This Solar-Powered Concept Car Includes a Kitchen and a Shower

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What did you do at university? Party hard? Dye your hair green? Tell people your highschool nickname was “Ace?” No? Me neither…
Either way, the students at Eindhoven University of Technology in the Netherlands operate a little differently.
The university’s “Solar Team” has been competing in the World Solar Challenge for several years, but the current crop of students have really raised the bar.
They have designed and built a solar-powered electric car, or, more accurately, a solar-powered house on wheels, equipped with a working kitchen and shower.
The creation has been named the Stella Vita camper, and it will be put to the test in a few days’ time as it embarks on a 1,865 mile road trip across Europe.
Solar panels installed on the roof of a house
Houses aren’t the only thing that can utilize solar power.

How does a solar house on wheels work?

Reported by New Atlas, this ambitious concept vehicle was designed and built by 22 students from Eindhoven’s public technical university.
It is powered by 94 square feet of solar panels fitted to the roof, which can harvest enough energy to supply a 60-kWh lithium-ion battery as the vehicle drives along. When parked, additional solar panels fold out from under the roof, increasing the solar canopy to 188 square feet.
The designers believe this will generate enough energy to cook in the kitchen, take a hot shower, and of course drive the thing, without needing any supplementary power from traditional EV charging stations.

What is it like inside?

Thanks to an ingenious pop-up roof, a parked Stella Vita camper is surprisingly spacious. A driver and passenger can stand up straight and move around with ease.
Aside from the compact kitchen block and shower, the interior contains bench seating with built-in storage, a TV, a dining table, and a cozy sleeping area.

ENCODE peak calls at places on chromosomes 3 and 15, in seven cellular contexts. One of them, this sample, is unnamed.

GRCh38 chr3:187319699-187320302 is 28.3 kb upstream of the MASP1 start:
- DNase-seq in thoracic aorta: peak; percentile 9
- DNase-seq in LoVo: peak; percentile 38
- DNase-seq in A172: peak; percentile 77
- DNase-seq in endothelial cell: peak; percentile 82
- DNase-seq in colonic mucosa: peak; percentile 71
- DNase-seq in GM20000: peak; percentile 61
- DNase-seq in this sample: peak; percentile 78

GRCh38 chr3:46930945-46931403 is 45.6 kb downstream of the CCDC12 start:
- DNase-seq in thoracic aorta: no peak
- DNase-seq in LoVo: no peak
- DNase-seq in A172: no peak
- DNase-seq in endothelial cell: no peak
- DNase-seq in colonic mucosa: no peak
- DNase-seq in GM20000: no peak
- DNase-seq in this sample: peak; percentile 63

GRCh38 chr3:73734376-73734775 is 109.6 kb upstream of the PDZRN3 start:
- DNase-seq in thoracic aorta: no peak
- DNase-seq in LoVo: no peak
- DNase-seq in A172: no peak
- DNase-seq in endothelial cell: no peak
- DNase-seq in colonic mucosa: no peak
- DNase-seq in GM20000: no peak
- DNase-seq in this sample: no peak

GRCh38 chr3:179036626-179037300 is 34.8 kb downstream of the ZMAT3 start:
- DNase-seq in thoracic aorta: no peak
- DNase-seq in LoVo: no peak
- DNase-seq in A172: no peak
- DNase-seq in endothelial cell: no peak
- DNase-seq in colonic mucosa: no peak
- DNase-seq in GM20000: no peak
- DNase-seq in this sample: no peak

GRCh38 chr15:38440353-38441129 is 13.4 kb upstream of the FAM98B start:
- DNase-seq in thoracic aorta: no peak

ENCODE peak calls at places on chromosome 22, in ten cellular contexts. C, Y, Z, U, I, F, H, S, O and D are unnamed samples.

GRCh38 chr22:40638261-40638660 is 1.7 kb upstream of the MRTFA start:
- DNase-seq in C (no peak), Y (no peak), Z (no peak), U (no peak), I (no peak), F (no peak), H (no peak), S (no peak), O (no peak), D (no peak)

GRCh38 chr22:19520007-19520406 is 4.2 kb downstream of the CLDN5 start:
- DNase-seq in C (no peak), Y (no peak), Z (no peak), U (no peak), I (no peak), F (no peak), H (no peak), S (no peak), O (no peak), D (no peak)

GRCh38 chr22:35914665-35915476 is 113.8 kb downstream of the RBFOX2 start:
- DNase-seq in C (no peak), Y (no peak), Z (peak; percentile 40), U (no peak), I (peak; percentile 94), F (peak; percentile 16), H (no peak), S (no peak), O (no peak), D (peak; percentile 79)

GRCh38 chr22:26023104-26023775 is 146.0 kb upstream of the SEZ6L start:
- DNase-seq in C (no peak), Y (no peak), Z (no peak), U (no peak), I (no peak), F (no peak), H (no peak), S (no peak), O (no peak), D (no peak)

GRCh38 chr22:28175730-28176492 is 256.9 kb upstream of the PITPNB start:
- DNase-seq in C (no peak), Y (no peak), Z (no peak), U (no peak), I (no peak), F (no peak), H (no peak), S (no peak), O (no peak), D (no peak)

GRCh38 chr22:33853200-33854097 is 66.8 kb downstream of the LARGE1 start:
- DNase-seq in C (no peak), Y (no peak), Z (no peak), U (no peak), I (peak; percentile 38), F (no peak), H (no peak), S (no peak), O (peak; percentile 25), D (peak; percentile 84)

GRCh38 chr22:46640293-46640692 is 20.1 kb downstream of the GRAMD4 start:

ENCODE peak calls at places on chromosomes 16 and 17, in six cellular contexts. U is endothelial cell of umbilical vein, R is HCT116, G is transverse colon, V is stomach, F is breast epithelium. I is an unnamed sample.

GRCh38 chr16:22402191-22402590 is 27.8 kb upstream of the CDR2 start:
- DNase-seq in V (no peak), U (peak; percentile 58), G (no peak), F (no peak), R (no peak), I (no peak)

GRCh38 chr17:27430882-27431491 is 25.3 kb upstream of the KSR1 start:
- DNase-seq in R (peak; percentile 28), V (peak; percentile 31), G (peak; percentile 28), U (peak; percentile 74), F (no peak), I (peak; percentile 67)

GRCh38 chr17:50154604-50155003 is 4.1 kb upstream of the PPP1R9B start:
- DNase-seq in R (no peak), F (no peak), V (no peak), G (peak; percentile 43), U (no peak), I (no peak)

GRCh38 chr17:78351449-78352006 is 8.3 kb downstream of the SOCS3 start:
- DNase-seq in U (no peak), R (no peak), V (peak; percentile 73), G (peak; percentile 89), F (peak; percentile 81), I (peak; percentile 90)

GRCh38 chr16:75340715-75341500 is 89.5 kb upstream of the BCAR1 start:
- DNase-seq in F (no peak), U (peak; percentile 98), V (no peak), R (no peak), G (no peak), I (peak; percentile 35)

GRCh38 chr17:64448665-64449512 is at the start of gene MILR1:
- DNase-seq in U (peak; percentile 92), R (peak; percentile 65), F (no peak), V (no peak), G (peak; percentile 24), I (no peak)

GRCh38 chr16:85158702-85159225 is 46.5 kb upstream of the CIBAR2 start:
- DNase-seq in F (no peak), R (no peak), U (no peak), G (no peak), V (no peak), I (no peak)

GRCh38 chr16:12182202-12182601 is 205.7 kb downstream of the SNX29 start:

As noted by New Atlas, there is no mention of a toilet, but the students plan to stop at designated campsites on their journey which should offer those facilities.
The driving cabin is the most impressive looking part of the interior. It features a large center display which includes stats on energy use and storage, in addition to speed, temperature, and other important info.
Behind the driver and passenger doors, this crazy electric car also boasts two huge, additional doors which can swing open to let in fresh air when the vehicle is stopped.

How far can it go?

The Solar Team claims that the vehicle has a top speed of 74.5 mph, and can travel 450 miles per day in bright sunlight.
When the battery is fully charged, it can travel over 370 miles without needing any sun. There is no mention on how long it will take to fully charge the battery if it runs flat though.
While this is very much a concept car, the students are planning a 1,865 mile “European Solar Tour,” which will see them drive the Stella Vita all the way to southern Spain. Stops are planned in Brussels, Paris, Madrid, and plenty of other cities on the way.

Why don’t more EVs use solar power?

While a solar-powered car sounds like a great idea, especially in sunnier climes, very few electric car makers have seriously considered the technology.
Solar panels need a large surface area to absorb enough sunlight, and a car’s roof has very limited space.
Consequently, in order to generate enough power, solar cars must be made from ultralight materials, which are expensive to manufacture, and not very crash resistant.
However, some companies are exploring solar as an alternative to a plug-in power source. In fact, the first mass-produced solar car was unveiled earlier this year, by a Californian company called Aptera Motors.
It’s hyper futuristic body looks more like The Batmobile than a Tesla, but on a clear day, the car can drive 40 miles without supplementary power. This is way more than the average American’s daily commute.
The Aptera still needs to pass safety tests before you can buy one, but if all goes well, we might see other automakers following suit and investing more heavily in solar-powered electric cars.

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